• Re:jerk (Score:5, Insightful)

    by bluefoxlucid (723572) on Tuesday September 24, 2013 @09:08AM (#44934467) Journal

    No, he's not doing his job.

    The job of a police officer is to ensure the smooth and peaceful running of society. Police officers are supposed to use their better judgment to decide if they need to intervene in an unsafe situation. They're not supposed to be walking porcine bureaucrats looking to randomly drain and damage society by mindlessly misapplying draconian rules into incidental situations.

    Texting while driving laws were put into place because of the extreme danger of distracted driving. That danger isn't present when parked at a light--you might annoy someone by not moving when the light changes, and you'll obstruct traffic in a non-dangerous manner. We have accepted the danger of people referencing, but not programming, their GPS while driving; we certainly haven't targetted GPS use while parked at a light. Ticketing people for these things is inappropriate, regardless of what the law actually says. The law was put in place specifically to address certain societal problems; these actions do not intersect with those problems, and so the officer should apply his legal discretion rather than acting like a predatory dickhead.

  • Re:jerk (Score:5, Insightful)

    by Xest (935314) on Tuesday September 24, 2013 @09:08AM (#44934469)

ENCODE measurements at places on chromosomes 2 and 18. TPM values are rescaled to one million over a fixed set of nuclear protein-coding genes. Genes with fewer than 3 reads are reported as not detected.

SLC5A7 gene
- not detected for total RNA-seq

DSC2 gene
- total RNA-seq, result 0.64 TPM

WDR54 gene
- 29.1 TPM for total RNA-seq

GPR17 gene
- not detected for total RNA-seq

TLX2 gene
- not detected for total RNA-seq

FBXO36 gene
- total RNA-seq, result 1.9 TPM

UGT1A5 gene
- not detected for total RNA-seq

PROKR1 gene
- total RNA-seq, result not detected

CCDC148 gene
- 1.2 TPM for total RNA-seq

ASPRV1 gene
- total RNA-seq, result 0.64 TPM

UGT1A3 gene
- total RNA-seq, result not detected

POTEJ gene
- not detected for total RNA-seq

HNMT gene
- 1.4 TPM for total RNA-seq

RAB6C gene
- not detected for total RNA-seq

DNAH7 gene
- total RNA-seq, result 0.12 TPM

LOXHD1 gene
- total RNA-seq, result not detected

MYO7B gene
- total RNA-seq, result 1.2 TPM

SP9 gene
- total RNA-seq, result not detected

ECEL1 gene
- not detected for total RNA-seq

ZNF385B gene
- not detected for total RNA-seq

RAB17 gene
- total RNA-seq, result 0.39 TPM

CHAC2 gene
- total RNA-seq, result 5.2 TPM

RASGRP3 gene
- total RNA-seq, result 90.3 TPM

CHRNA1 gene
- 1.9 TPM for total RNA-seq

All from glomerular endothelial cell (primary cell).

Yes actually.

    I know, I know, it's fantasy, but yes, a cop that has the competence to act like something other than an autonomous robot and recognise when the law is unjust and counterproductive to enforce and so doesn't enforce it is exactly the type of cop I would love to have.

    No I don't support bent cops who enforce it selectively to their or their friends benefit, but I don't think asking cops to apply a bit of common sense in law enforcement is really too much to ask.

    In fact, I do have a friend who is a police officer and she does draw a distinction between pulling a commuter for going 35 in a 30 zone at 6 am in the morning on a road that is open, with good visibility and there is no one around and pulling a jack ass going 50 down the same road when it's busy, parked cars make it harder to see and there are kids walking home from school. She understands that the latter is actually a danger, but the former simply isn't and that pulling the former does nothing other than ruin someone's day, and make them hate the cops for such unnecessary enforcement.

    The world isn't ever black and white and the idea that the law should only be enforced in a black and white manner simply means it has less respect from citizens because it doesn't reflect the real world. Some (all?) countries even allow cops explicitly to exercise a bit of common sense so it's not like the binary mindset on Slashdot that the law can only ever be applied black and white if an officer is doing what they should anyway is even correct. For example, police have the leeway to opt to not pursue prosecution in the UK for speeding if you can prove for example that your life was under threat.

    Ultimately the best police officers are the ones that recognise what the law is intended to achieve - in this case, road safety, and that if enforcing the letter of the law doesn't achieve that, then it's pointless and possibly even counter-productive to enforce.

    So yes, the cop in TFA is a jackass, incompetent, and emblematic of the inevitable race to the bottom of judging cops on how many convictions they get rather than how well they're doing in improving public safety which is the fundamental point of a police force.